The Academy’s man crush on Christian Bale may be bigger than mine. Though his performance in American Hustle was stellar, hearing his name announced was a surprise (a welcome one, though). It’s a stacked category this year, but golden boy Tom Hanks was left out despite turning in a remarkable performance in Captain Phillips and a solid one on Saving Mr. Banks. Also missing a nod was Robert Redford, who was a tour de force in All is Lost. Not many actors can carry a film all on their own, but Redford manages to hold your attention without any dialogue. I’m also disappointed by the lack of love for Joaquin Phoenix as the awkward operating system-loving nerd in Her. Phoenix delivers a sweet, haunting and soulful performance that only he could have pulled off.
Best Actress in a Leading Role
Cate Blanchett – Blue Jasmine
Sandra Bullock – Gravity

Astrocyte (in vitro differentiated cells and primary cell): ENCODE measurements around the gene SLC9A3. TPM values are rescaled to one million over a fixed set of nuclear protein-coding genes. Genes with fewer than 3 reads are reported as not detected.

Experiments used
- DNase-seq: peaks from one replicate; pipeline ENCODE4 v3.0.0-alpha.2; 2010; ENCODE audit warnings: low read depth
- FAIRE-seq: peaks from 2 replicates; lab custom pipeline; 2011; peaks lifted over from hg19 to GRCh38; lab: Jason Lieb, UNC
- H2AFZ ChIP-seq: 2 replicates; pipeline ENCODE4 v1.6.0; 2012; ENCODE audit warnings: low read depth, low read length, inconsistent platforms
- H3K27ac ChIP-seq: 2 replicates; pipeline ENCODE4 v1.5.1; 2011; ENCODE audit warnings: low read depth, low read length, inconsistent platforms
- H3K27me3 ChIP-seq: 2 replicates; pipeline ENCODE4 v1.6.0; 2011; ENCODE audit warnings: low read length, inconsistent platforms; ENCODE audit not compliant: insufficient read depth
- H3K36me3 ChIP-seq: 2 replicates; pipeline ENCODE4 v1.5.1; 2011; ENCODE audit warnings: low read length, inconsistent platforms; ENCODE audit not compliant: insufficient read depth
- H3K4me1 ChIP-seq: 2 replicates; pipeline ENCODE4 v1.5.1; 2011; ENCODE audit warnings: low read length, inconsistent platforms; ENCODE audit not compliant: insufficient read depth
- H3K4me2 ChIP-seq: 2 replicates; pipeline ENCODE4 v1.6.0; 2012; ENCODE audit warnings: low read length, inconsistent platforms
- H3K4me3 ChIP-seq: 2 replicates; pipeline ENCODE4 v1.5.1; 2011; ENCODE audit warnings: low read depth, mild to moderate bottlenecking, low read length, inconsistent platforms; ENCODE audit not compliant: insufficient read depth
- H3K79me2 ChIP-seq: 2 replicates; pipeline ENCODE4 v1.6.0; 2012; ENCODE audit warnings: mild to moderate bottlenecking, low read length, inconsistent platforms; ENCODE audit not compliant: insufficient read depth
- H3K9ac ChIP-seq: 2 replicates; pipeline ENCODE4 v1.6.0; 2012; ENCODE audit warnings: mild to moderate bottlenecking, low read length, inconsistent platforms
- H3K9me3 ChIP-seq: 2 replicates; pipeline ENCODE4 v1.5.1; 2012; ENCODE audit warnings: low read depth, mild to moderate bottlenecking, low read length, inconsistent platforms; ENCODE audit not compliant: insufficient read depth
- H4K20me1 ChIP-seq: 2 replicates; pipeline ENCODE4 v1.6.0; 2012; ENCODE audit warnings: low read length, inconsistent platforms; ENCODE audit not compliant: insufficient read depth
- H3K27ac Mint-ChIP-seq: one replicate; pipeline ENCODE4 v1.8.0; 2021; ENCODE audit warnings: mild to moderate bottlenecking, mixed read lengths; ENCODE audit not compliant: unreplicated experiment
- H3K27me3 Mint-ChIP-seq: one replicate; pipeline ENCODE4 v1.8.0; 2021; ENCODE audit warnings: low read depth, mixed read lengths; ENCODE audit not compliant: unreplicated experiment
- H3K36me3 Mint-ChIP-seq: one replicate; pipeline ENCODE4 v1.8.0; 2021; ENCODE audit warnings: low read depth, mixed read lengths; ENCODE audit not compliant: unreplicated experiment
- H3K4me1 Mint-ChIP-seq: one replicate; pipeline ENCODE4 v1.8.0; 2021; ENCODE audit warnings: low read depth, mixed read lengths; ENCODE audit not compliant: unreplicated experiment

Judi Dench – Philomena
Amy Adams – American Hustle
Meryl Streep – August: Osage County
It’s hard to argue against any of these nominations. Cate Blanchett is the favorite to take the Oscar (and should be), but Emma Thompson deserved a nod for her portrayal of pain in the ass author P.L. Travers in Saving Mr. Banks.
Best Actor in a Supporting Role
Barkhad Abdi – Captain Phillips
Bradley Cooper – American Hustle
Michael Fassbender – 12 Years a Slave
Jared Leto – Dallas Buyers Club
Jonah Hill – The Wolf of Wall Street
I remember when I watched Accepted and Superbad and thinking to myself, “Jonah Hill will soon become a two-time Academy Award-nominated actor.” The Academy loves this guy, and he definitely deserves it because he’s done a good job the past few years. He was great in The Wolf of Wall Street and a welcome surprise when the nominations were announced. I can’t complain about any of these nominees, but I wish the Academy had not forgotten The Way Way Back. It was a delightful, coming-of-age tale written by Jim Rash and Nat Faxon (both won an Oscar for writing The Descendants) that got lost in the summer shuffle, and it was a memorable movie because of Sam Rockwell. He played the middle-aged, immature jokester with the heart of gold to perfection, and it made everyone’s performance in the film better. Even if Rockwell was nominated, it would have been difficult to take down Jared Leto or Michael Fassbender.